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But yet I guess that now and then
With Betty all was not so well,
And to the road she turns her ears,
And thence full many a sound she hears,
Which she to Susan will not tell.
Poor Susan moans, poor Susan groans ;
“ As sure as there's a moon in heaven,”
Cries Betty," he 'll be back again
They 'll both be here--itis almost ten-
They 'll both be here before eleven."
Poor Susan inoans, poor Susan groans ;
The clock gives warning for eleven;
'Tis on the stroke" If Johnny's near,"
Quoth Betty, “ he will soon be here,
As sure as there's a moon in heaven.”
The clock is on the stroke of twelve,
And Johnny is not yet in sight,
- The Moon's in heaven, as Betty sees,
But Betty is not quite at ease;
And Susan has a dreadful night.
And Betty, half an hour ago,
On Johnny vile reflections cast :
“ A little idle sauntering Thing !"
With other names, an endless string,
But now that time is
And Betty's drooping at the heart,
That happy time all past gone,
" How can it be he is so late ?
The Doctor he has made him wait,
Susan ! they 'll both be here anon."
And Susan's growing worse and worse;
And Betty's in a sad quandary;
And then there's nobody to say
If she must go or she must stay !
-She's in sad quandary.
The clock is on the stroke of one;
But neither Doctor nor his Guide Appear along the moonlight road; There's neither horse nor man abroad, And Betty's still at Susan's side.
And Susan she begins to fear
Of sad mischances not a few,
That Johnny may perhaps be drowned,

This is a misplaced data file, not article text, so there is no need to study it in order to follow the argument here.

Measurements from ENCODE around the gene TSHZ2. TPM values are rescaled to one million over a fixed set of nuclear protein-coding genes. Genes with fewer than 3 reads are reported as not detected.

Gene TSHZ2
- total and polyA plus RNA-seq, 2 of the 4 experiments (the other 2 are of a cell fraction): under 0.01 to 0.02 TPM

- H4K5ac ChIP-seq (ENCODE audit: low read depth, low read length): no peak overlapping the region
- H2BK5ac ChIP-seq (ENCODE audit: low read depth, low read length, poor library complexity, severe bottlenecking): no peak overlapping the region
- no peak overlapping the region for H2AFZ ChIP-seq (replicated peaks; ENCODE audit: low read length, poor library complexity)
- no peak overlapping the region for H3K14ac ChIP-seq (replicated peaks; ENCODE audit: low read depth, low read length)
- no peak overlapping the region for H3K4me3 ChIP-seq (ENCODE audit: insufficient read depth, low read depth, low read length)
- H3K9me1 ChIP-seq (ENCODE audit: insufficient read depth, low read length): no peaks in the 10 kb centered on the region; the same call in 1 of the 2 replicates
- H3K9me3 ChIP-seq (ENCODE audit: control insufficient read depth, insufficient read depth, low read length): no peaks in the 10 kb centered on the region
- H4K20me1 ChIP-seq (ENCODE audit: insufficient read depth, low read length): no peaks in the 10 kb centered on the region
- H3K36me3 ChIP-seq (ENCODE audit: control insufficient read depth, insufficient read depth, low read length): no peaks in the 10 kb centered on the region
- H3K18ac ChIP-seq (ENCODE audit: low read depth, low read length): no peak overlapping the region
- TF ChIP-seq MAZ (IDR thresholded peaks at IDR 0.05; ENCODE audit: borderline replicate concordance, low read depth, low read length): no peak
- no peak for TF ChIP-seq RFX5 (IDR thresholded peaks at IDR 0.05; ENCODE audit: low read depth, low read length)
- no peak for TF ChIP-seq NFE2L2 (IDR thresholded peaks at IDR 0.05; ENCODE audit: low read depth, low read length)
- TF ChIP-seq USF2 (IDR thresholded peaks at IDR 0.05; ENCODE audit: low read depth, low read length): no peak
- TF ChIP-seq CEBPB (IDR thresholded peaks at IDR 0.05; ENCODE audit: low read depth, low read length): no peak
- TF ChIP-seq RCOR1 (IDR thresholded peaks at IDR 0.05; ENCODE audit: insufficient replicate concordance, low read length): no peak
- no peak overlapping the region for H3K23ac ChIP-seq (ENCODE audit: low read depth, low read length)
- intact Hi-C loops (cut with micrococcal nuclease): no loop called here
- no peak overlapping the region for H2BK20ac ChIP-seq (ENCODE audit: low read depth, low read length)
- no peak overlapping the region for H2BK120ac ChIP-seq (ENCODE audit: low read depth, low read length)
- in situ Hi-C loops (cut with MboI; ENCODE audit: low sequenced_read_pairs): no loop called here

Or lost, perhaps, and never found;
Which they must both for ever rue.
She prefaced half a hint of this
With, “ God forbid it should be true !"
At the first word that Susan said
Cried Betty, rising from the bed,
“ Susan, I'd gladly stay with you.
I must be
Consider, Johnny's but half-wise ;
Susan, we must take care of him,
If he is hurt in life or limb"
“Oh God forbid !” poor Susan cries.
“ What can I do?" says Betty, going, " What can I do to ease your pain? Good Susan tell me, and I'll stay ; I fear you 're in a dreadful way, But I shall soon be back again.”
“Nay, Betty, go! good Betty, go! There's nothing that can ease my pain." Then off she hies, but with a prayer That God poor Susan's life would spare, Till she comes back again.
So, through the moonlight lane she goes,
And far into the moonlight dale;
And how she ran, and how she walked,
And all that to herself she talked,
Would surely be a tedious tale.
In high and low, above, below,
In great and small, in round and square,
In tree and tower was Johnny seen,
In bush and brake, in black and green,
'Twas Johnny, Johnny, every where.